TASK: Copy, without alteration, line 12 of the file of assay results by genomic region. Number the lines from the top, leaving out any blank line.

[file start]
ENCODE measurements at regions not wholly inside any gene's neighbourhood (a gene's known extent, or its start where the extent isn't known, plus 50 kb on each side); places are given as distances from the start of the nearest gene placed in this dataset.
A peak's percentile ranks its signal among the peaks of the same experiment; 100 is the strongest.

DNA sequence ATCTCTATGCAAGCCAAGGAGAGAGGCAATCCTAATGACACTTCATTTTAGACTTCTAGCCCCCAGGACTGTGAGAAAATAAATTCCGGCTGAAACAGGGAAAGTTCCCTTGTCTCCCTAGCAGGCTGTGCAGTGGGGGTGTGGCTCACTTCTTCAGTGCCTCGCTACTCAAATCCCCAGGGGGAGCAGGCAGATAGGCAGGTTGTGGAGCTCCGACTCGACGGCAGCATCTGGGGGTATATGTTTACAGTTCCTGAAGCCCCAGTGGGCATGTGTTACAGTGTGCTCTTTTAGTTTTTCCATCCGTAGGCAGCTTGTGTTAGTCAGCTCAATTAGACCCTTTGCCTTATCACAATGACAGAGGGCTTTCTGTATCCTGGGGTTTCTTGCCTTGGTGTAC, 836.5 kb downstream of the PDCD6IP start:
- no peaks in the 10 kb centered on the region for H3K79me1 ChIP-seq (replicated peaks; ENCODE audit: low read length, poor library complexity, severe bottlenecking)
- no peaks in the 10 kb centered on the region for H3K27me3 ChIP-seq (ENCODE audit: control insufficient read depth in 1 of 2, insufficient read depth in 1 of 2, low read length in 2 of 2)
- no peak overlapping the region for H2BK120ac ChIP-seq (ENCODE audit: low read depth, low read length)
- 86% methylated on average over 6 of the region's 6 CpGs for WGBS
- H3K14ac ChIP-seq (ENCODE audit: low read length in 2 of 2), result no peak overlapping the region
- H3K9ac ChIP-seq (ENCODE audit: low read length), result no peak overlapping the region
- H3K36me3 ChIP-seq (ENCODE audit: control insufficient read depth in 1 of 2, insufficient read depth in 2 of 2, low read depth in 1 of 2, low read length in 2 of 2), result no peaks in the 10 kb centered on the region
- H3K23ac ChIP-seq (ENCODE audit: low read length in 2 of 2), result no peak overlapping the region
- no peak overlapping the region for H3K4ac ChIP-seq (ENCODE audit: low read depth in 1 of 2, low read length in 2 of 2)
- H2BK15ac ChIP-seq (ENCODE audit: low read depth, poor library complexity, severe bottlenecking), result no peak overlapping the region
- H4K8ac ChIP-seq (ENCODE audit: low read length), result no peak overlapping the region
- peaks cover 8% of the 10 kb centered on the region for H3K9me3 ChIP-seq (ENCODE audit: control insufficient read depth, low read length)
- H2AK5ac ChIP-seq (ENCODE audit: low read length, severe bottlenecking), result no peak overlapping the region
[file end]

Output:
- no peak overlapping the region for H3K4ac ChIP-seq (ENCODE audit: low read depth in 1 of 2, low read length in 2 of 2)